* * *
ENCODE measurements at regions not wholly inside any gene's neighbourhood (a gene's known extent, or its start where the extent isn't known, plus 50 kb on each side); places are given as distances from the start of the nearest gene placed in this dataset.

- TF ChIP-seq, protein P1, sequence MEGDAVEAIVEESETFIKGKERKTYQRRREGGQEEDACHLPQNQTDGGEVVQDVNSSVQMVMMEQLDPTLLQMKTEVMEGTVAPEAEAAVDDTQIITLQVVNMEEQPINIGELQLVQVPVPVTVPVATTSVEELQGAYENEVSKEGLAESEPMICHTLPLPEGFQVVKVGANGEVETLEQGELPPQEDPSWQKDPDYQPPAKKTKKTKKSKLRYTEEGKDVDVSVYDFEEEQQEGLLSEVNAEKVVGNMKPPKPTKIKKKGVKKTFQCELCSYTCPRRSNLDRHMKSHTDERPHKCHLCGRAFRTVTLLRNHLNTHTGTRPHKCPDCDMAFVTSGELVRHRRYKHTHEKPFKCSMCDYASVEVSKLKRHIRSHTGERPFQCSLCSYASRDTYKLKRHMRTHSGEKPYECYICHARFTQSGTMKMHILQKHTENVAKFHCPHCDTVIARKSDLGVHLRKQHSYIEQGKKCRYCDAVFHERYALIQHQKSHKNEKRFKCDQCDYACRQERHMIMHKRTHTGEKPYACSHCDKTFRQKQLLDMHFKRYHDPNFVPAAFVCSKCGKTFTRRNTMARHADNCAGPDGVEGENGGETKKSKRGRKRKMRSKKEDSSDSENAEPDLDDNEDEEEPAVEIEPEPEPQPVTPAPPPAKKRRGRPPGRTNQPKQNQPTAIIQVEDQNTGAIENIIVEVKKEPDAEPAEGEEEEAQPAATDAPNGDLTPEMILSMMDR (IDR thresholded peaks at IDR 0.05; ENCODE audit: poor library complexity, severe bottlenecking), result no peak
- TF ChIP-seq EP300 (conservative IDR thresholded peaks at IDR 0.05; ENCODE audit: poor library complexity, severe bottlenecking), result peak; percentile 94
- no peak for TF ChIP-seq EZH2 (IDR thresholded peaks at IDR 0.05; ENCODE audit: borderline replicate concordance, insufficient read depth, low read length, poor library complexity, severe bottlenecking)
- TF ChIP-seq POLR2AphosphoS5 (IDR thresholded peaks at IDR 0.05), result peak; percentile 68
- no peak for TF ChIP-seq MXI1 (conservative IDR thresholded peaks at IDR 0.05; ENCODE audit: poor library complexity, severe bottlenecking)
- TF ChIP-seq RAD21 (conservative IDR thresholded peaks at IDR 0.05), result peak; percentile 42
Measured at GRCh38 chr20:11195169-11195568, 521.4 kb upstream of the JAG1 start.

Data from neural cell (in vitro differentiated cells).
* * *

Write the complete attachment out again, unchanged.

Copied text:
ENCODE measurements at regions not wholly inside any gene's neighbourhood (a gene's known extent, or its start where the extent isn't known, plus 50 kb on each side); places are given as distances from the start of the nearest gene placed in this dataset.

- TF ChIP-seq, protein P1, sequence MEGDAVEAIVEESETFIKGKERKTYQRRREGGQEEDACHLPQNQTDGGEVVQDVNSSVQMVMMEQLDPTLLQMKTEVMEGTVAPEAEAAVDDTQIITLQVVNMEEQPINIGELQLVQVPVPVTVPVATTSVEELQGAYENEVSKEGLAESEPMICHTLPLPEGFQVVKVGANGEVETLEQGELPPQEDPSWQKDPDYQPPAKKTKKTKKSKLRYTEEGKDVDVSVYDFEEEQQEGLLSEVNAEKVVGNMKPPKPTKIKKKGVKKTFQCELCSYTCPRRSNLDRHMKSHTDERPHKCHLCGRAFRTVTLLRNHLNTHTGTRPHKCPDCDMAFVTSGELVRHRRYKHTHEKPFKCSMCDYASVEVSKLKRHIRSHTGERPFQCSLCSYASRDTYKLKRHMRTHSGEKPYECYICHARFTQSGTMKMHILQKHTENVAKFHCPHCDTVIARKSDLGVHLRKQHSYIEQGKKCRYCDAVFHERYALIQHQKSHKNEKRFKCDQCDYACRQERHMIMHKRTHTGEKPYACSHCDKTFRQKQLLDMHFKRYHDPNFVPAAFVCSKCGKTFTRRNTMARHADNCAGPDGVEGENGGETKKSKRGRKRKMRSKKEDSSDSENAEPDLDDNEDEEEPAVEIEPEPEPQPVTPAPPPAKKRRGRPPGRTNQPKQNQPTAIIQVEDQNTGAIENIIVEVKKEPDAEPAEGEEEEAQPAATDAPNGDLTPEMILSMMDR (IDR thresholded peaks at IDR 0.05; ENCODE audit: poor library complexity, severe bottlenecking), result no peak
- TF ChIP-seq EP300 (conservative IDR thresholded peaks at IDR 0.05; ENCODE audit: poor library complexity, severe bottlenecking), result peak; percentile 94
- no peak for TF ChIP-seq EZH2 (IDR thresholded peaks at IDR 0.05; ENCODE audit: borderline replicate concordance, insufficient read depth, low read length, poor library complexity, severe bottlenecking)
- TF ChIP-seq POLR2AphosphoS5 (IDR thresholded peaks at IDR 0.05), result peak; percentile 68
- no peak for TF ChIP-seq MXI1 (conservative IDR thresholded peaks at IDR 0.05; ENCODE audit: poor library complexity, severe bottlenecking)
- TF ChIP-seq RAD21 (conservative IDR thresholded peaks at IDR 0.05), result peak; percentile 42
Measured at GRCh38 chr20:11195169-11195568, 521.4 kb upstream of the JAG1 start.

Data from neural cell (in vitro differentiated cells).